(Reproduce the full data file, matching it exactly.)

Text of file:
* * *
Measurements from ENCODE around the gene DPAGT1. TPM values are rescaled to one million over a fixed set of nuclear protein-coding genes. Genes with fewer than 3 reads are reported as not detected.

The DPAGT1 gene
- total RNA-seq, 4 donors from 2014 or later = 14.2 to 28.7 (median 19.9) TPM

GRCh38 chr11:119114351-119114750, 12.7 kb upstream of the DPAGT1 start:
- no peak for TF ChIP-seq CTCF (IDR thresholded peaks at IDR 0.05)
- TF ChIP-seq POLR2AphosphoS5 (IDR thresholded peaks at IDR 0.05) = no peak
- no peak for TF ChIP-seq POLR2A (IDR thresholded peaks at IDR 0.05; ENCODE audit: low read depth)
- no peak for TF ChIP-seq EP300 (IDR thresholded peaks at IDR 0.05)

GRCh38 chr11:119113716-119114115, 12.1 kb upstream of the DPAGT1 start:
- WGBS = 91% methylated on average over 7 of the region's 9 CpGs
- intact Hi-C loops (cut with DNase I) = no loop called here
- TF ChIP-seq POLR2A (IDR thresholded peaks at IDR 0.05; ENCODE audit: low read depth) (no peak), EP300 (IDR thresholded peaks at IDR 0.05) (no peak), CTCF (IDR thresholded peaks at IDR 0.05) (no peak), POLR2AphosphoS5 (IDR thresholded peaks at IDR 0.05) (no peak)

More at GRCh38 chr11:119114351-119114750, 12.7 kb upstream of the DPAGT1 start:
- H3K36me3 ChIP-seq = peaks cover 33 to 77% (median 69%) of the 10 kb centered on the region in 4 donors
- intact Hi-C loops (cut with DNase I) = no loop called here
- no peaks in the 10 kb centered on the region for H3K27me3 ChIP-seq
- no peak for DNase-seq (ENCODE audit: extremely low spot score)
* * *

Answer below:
Measurements from ENCODE around the gene DPAGT1. TPM values are rescaled to one million over a fixed set of nuclear protein-coding genes. Genes with fewer than 3 reads are reported as not detected.

The DPAGT1 gene
- total RNA-seq, 4 donors from 2014 or later = 14.2 to 28.7 (median 19.9) TPM

GRCh38 chr11:119114351-119114750, 12.7 kb upstream of the DPAGT1 start:
- no peak for TF ChIP-seq CTCF (IDR thresholded peaks at IDR 0.05)
- TF ChIP-seq POLR2AphosphoS5 (IDR thresholded peaks at IDR 0.05) = no peak
- no peak for TF ChIP-seq POLR2A (IDR thresholded peaks at IDR 0.05; ENCODE audit: low read depth)
- no peak for TF ChIP-seq EP300 (IDR thresholded peaks at IDR 0.05)

GRCh38 chr11:119113716-119114115, 12.1 kb upstream of the DPAGT1 start:
- WGBS = 91% methylated on average over 7 of the region's 9 CpGs
- intact Hi-C loops (cut with DNase I) = no loop called here
- TF ChIP-seq POLR2A (IDR thresholded peaks at IDR 0.05; ENCODE audit: low read depth) (no peak), EP300 (IDR thresholded peaks at IDR 0.05) (no peak), CTCF (IDR thresholded peaks at IDR 0.05) (no peak), POLR2AphosphoS5 (IDR thresholded peaks at IDR 0.05) (no peak)

More at GRCh38 chr11:119114351-119114750, 12.7 kb upstream of the DPAGT1 start:
- H3K36me3 ChIP-seq = peaks cover 33 to 77% (median 69%) of the 10 kb centered on the region in 4 donors
- intact Hi-C loops (cut with DNase I) = no loop called here
- no peaks in the 10 kb centered on the region for H3K27me3 ChIP-seq
- no peak for DNase-seq (ENCODE audit: extremely low spot score)